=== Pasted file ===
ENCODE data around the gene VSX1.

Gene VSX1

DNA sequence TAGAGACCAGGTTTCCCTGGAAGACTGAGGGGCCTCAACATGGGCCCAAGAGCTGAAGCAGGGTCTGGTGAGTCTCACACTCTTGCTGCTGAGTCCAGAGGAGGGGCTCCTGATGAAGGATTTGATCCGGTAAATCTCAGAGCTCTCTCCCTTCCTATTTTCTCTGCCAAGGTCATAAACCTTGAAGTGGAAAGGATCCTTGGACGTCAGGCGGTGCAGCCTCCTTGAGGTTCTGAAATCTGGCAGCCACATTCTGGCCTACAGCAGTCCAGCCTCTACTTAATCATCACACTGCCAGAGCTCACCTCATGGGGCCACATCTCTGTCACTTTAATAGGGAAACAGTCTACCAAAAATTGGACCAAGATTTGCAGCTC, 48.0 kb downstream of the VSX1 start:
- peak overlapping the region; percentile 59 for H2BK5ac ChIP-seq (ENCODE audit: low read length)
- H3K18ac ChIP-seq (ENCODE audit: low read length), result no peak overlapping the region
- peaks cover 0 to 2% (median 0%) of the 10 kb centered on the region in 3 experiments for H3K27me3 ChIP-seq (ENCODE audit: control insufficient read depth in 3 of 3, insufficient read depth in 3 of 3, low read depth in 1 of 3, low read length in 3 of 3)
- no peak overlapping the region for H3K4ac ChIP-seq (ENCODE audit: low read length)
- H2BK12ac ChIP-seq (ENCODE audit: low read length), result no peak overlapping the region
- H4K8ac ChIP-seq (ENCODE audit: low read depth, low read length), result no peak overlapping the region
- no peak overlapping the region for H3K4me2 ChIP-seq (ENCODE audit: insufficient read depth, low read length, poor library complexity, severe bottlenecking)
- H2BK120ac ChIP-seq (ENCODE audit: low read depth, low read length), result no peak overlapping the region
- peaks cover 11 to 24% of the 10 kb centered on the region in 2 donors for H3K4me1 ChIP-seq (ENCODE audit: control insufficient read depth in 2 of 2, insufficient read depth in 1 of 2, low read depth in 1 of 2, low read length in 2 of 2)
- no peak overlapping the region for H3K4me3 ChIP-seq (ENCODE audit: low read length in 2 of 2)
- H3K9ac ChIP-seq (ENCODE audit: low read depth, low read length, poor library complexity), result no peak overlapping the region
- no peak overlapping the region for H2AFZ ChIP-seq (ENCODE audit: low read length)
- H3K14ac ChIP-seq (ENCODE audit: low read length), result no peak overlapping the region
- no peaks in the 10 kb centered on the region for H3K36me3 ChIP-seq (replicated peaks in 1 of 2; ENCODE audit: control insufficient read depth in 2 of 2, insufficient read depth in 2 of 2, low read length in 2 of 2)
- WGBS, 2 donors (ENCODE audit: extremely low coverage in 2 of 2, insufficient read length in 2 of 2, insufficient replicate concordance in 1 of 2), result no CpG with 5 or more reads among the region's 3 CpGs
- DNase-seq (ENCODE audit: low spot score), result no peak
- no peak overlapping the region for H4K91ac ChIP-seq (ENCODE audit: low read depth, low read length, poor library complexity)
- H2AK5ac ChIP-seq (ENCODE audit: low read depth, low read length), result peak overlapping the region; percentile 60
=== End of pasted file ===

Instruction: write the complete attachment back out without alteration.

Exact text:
ENCODE data around the gene VSX1.

Gene VSX1

DNA sequence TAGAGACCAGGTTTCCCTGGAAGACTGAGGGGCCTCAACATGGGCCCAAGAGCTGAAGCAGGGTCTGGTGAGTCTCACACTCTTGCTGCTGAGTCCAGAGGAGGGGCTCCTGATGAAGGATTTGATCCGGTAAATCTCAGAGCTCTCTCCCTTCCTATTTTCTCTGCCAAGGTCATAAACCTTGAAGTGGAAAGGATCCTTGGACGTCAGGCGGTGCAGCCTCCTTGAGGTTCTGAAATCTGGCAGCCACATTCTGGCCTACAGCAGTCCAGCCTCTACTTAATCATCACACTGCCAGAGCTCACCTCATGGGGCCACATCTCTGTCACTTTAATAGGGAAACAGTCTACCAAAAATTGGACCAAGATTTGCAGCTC, 48.0 kb downstream of the VSX1 start:
- peak overlapping the region; percentile 59 for H2BK5ac ChIP-seq (ENCODE audit: low read length)
- H3K18ac ChIP-seq (ENCODE audit: low read length), result no peak overlapping the region
- peaks cover 0 to 2% (median 0%) of the 10 kb centered on the region in 3 experiments for H3K27me3 ChIP-seq (ENCODE audit: control insufficient read depth in 3 of 3, insufficient read depth in 3 of 3, low read depth in 1 of 3, low read length in 3 of 3)
- no peak overlapping the region for H3K4ac ChIP-seq (ENCODE audit: low read length)
- H2BK12ac ChIP-seq (ENCODE audit: low read length), result no peak overlapping the region
- H4K8ac ChIP-seq (ENCODE audit: low read depth, low read length), result no peak overlapping the region
- no peak overlapping the region for H3K4me2 ChIP-seq (ENCODE audit: insufficient read depth, low read length, poor library complexity, severe bottlenecking)
- H2BK120ac ChIP-seq (ENCODE audit: low read depth, low read length), result no peak overlapping the region
- peaks cover 11 to 24% of the 10 kb centered on the region in 2 donors for H3K4me1 ChIP-seq (ENCODE audit: control insufficient read depth in 2 of 2, insufficient read depth in 1 of 2, low read depth in 1 of 2, low read length in 2 of 2)
- no peak overlapping the region for H3K4me3 ChIP-seq (ENCODE audit: low read length in 2 of 2)
- H3K9ac ChIP-seq (ENCODE audit: low read depth, low read length, poor library complexity), result no peak overlapping the region
- no peak overlapping the region for H2AFZ ChIP-seq (ENCODE audit: low read length)
- H3K14ac ChIP-seq (ENCODE audit: low read length), result no peak overlapping the region
- no peaks in the 10 kb centered on the region for H3K36me3 ChIP-seq (replicated peaks in 1 of 2; ENCODE audit: control insufficient read depth in 2 of 2, insufficient read depth in 2 of 2, low read length in 2 of 2)
- WGBS, 2 donors (ENCODE audit: extremely low coverage in 2 of 2, insufficient read length in 2 of 2, insufficient replicate concordance in 1 of 2), result no CpG with 5 or more reads among the region's 3 CpGs
- DNase-seq (ENCODE audit: low spot score), result no peak
- no peak overlapping the region for H4K91ac ChIP-seq (ENCODE audit: low read depth, low read length, poor library complexity)
- H2AK5ac ChIP-seq (ENCODE audit: low read depth, low read length), result peak overlapping the region; percentile 60